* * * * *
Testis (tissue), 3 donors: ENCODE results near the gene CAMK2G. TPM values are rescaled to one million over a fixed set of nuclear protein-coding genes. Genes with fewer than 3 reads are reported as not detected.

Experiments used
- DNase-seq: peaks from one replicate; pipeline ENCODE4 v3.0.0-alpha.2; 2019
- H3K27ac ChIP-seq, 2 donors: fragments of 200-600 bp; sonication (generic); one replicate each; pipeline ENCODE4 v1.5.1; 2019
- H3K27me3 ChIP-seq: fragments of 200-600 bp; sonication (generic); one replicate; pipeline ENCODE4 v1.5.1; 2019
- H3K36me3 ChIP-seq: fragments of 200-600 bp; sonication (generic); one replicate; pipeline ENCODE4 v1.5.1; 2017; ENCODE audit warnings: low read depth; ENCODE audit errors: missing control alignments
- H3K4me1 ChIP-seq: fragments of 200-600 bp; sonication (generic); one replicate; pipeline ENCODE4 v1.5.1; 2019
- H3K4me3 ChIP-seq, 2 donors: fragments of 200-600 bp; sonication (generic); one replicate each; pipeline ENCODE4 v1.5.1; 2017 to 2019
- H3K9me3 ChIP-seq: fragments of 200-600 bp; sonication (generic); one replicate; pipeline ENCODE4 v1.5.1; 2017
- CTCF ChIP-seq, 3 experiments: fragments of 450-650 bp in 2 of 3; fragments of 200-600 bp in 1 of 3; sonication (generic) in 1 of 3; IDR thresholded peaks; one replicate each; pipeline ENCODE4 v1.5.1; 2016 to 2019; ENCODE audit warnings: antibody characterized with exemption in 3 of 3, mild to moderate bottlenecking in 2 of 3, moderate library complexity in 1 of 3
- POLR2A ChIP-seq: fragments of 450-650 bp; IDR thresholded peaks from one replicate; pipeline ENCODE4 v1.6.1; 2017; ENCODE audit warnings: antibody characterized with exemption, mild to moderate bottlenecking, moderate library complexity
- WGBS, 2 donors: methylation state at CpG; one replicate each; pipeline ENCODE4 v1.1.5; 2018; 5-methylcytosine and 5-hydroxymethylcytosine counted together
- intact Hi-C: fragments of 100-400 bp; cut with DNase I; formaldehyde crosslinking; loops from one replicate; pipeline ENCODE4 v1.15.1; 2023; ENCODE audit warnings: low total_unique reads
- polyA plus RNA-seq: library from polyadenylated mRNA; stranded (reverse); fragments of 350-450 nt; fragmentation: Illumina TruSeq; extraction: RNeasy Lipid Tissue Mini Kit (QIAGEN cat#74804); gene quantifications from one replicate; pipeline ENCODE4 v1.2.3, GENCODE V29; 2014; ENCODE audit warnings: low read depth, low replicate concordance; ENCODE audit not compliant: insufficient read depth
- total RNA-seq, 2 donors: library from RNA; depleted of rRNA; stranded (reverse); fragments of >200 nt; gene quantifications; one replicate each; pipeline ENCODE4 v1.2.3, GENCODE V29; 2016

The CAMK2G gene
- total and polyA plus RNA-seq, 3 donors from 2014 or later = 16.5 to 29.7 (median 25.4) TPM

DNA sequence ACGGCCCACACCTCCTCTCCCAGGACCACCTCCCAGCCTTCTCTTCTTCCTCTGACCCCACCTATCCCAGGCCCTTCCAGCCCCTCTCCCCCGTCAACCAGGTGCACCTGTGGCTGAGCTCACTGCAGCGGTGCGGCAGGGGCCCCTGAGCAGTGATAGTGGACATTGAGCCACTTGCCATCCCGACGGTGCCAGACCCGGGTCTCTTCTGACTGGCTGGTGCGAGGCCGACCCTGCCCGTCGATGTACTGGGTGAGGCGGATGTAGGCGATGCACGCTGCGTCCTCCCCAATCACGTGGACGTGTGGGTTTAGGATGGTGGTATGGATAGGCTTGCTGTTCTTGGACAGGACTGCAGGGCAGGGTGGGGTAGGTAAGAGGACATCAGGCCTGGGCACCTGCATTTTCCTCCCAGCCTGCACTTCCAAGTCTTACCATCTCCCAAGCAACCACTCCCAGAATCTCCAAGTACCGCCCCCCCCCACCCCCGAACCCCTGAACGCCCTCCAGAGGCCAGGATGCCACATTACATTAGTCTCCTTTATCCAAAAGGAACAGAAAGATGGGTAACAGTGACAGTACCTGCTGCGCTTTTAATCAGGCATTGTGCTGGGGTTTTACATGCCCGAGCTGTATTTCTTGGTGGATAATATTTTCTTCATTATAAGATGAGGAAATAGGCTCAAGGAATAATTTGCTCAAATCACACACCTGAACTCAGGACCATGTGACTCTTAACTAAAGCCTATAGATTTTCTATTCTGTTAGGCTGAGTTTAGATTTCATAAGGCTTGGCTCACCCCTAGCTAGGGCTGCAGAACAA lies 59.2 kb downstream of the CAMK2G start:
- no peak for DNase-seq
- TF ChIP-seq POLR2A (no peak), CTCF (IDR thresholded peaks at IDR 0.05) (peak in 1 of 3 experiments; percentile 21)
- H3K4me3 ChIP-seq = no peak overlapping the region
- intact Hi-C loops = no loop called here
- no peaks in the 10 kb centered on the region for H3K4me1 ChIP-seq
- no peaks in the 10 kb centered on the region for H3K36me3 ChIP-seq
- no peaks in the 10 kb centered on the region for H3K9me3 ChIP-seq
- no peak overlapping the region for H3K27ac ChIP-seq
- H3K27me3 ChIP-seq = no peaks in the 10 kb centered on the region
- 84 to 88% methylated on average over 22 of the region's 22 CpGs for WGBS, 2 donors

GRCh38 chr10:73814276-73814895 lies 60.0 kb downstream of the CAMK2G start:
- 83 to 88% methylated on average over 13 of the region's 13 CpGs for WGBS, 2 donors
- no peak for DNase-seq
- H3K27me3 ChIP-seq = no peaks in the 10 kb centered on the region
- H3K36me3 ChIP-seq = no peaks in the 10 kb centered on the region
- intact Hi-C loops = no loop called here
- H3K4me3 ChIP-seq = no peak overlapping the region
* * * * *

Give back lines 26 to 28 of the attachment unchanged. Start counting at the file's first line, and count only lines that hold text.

- no peak overlapping the region for H3K27ac ChIP-seq
- H3K27me3 ChIP-seq = no peaks in the 10 kb centered on the region
- 84 to 88% methylated on average over 22 of the region's 22 CpGs for WGBS, 2 donors